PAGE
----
Indian Interior Secretary, G K Pillai. – File Photo

ISLAMABAD: Pakistan will raise the issue of alleged Indian role in fomenting unrest in Balochistan and tribal areas at the interior secretaries meeting slated for Monday, but will also try to make sure that the contentious issues do not bog down the nascent peace process. The Pakistani side will also ask India to share information about investigation into the Samjhauta Express bombing of 2007.

“All issues are going to be discussed. When we are going to talk about terrorism, it is not going to be confined to the Mumbai attacks. The best interest of both countries demands a transparent approach whereby any apprehensions on either side should adequately be looked into by the other side,” a senior government official said at a briefing for Diplomatic Correspondents Association on Saturday.

The interior secretaries’ parleys are the first in the series of dialogue taking place under the umbrella of revived full spectrum dialogue and would be followed by meetings of senior officials in other segments.

The interior secretaries’ meeting is significant for the future of this renewed process because India had always pre-conditioned discussions on other issues to talks on counter-terrorism, particularly progress on the trial of Mumbai suspects in Pakistan.

The government is cognisant of the possible implications of the outcome of the interior secretaries meeting for other coming engagements over the next few months and is unlikely to press for any undoable because that could damage the revived process even before it takes off.

“As this happens to be the first meeting amongst various other segments following this session, we would like to lay positive ground for the future engagements,” the official noted.Any reference of alleged Indian role in subversive activities in Balochistan and the tribal regions during India-Pakistan talks always irks the Indian side.

Although there were a number of reasons for India reneging on the Sharm El Sheikh agreement of 2009, one of the factors for its premature demise was the inclusion of Balochistan on the agenda.

However, the official suggested that there was some sort of agreement whereby both sides were open to patiently listening to each other’s concerns.

“Without going into specifics, we have agreed through over diplomatic exchanges that all issues would be discussed in an open manner. That is going to be the basics of our engagement.”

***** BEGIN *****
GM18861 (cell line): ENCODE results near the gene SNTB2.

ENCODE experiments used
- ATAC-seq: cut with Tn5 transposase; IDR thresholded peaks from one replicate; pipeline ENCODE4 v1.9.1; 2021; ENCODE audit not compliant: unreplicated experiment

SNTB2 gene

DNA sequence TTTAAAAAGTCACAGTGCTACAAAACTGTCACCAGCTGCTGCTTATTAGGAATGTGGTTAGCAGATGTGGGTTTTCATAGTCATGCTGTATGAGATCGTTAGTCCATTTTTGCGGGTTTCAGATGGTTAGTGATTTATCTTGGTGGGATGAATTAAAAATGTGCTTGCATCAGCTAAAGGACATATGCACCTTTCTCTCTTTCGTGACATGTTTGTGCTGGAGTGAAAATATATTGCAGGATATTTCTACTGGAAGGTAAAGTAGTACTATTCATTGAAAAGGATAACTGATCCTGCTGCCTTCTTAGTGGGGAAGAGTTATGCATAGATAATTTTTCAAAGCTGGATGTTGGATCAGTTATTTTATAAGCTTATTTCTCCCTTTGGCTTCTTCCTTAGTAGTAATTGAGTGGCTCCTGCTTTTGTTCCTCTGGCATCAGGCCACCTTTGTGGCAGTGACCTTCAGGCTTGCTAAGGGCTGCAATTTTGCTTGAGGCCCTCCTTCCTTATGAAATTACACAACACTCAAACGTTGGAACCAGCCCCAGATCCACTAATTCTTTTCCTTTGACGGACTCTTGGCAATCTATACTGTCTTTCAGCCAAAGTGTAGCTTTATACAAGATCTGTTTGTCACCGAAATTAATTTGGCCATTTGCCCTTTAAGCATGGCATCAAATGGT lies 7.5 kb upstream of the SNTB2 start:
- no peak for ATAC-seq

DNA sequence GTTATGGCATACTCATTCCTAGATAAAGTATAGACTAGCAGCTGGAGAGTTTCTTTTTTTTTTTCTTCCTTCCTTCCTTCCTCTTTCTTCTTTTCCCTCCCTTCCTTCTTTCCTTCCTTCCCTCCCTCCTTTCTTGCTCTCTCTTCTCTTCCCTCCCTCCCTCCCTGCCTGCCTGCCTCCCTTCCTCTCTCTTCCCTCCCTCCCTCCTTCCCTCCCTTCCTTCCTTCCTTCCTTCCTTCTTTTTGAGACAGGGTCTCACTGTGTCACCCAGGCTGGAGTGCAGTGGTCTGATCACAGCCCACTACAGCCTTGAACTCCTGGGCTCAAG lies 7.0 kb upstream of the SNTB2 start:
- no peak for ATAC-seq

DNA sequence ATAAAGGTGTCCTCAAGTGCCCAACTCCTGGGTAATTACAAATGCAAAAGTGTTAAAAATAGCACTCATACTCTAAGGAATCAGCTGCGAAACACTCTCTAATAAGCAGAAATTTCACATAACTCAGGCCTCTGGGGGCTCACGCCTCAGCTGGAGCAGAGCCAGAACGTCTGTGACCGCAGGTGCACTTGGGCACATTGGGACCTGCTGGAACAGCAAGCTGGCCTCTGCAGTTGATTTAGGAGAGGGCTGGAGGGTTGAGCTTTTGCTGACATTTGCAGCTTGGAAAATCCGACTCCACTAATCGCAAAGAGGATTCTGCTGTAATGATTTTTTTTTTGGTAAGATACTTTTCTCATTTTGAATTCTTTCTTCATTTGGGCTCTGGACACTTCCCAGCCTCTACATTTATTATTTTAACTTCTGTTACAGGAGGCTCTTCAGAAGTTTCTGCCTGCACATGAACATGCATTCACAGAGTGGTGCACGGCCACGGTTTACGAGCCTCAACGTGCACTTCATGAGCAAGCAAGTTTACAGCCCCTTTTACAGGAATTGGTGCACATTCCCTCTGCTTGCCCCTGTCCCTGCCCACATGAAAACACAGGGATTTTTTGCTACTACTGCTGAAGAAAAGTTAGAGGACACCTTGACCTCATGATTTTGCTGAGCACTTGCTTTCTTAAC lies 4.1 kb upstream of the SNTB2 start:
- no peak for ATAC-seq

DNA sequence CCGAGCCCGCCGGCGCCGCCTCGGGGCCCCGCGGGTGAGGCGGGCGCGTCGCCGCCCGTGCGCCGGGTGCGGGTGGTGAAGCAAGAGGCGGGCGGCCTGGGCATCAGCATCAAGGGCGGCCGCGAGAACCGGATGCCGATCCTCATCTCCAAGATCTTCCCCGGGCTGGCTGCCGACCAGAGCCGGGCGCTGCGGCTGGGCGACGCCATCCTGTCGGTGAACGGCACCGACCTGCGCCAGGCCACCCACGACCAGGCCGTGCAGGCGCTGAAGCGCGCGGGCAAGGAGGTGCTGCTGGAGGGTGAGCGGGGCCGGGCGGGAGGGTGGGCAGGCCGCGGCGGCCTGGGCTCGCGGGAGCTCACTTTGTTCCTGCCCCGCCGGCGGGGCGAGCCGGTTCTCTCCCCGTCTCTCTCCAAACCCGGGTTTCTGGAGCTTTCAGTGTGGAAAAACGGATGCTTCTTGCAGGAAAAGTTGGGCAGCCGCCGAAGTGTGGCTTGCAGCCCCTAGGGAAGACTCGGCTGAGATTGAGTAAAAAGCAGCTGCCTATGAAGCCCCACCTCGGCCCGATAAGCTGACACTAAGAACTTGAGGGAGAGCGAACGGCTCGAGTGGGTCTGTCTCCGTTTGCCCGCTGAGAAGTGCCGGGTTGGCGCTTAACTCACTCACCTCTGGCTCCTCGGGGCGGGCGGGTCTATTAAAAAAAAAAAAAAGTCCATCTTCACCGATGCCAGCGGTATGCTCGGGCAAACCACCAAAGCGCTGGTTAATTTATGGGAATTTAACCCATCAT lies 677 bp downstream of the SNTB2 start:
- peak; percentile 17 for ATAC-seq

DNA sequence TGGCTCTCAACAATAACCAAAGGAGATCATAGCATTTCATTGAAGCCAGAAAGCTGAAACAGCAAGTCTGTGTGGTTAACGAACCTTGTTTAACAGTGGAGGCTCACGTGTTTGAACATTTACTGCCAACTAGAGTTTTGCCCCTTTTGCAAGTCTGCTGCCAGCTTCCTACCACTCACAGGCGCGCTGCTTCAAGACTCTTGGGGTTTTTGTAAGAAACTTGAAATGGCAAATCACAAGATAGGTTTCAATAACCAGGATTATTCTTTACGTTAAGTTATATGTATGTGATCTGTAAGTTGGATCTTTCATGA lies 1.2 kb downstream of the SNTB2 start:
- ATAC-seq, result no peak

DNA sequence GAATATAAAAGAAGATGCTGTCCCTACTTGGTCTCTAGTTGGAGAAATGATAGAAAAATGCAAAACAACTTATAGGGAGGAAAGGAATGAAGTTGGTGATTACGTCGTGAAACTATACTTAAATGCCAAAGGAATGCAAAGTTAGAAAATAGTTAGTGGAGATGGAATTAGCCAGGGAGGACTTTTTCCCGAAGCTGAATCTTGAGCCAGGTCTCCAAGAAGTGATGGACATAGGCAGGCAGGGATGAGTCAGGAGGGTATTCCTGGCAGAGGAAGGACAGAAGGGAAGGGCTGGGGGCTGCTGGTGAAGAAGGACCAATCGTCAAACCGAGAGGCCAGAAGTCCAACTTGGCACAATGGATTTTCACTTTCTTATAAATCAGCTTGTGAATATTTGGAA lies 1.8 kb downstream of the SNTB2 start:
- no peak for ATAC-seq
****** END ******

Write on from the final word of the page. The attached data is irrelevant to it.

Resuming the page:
The official further said: “The raison d’etre for our getting together and sitting across the table, talking about issues is that we would like to deter acts of terrorism in all its manifestations and we would like to point out all such actors, who have been involved in acts of terrorism so that this could be eliminated from the spectrum of our relations.”

MUMBAI TRIAL: The Pakistani side, to be led by Interior Secretary Chaudhry Qamar Zaman, will share progress made in the trial of Mumbai suspects.

“We are going to be talking about the Mumbai trial in a manner which has very much moved ahead. We have lot of progress that we would be talking with our Indian counterparts. That is very satisfying progress that we will be conveying to them,” the official said.

The statement issued jointly by Delhi and Islamabad in February on the resumption of talks had specifically mentioned ‘progress on Mumbai trial’ among the subjects that would be discussed in the recommenced dialogue.

The official, however, did not provide any specific details about the progress that would be shared with India.

Authorities have charged seven suspects, including Lashkar-e-Taiba commander Zakiur Rehman Lakhvi, with involvement in the Mumbai incident, but their trial by an anti-terrorism court has been impeded due to technical reasons.

The official said both sides would discuss the issue of sending a judicial commission to India to interview key persons linked to the Mumbai attacks. VISA RELAXATIONS: One area where both sides are likely to make headway is the relaxation of visa restrictions for travel between the two countries.

“Visa is a major topic at the talks. Presently we may not be in a position to say anything about opening of new border crossing points. But certainly about easing of visa restrictions, yes we will want to make headway,” the official said, adding that some proposals in this regard had been received from India. These too will be taken up at the dialogue.

The interior secretaries are also likely to discuss matters related to controlling smuggling of drugs and narcotics; and the plight of civilians and fishermen currently under detention in both countries.

The Pakistan-India judicial committee on prisoners, which was set up for furthering the objective of humane treatment of nationals arrested, detained or imprisoned in either country, has been inactive since the suspension of peace talks after the 2008 Mumbai attacks.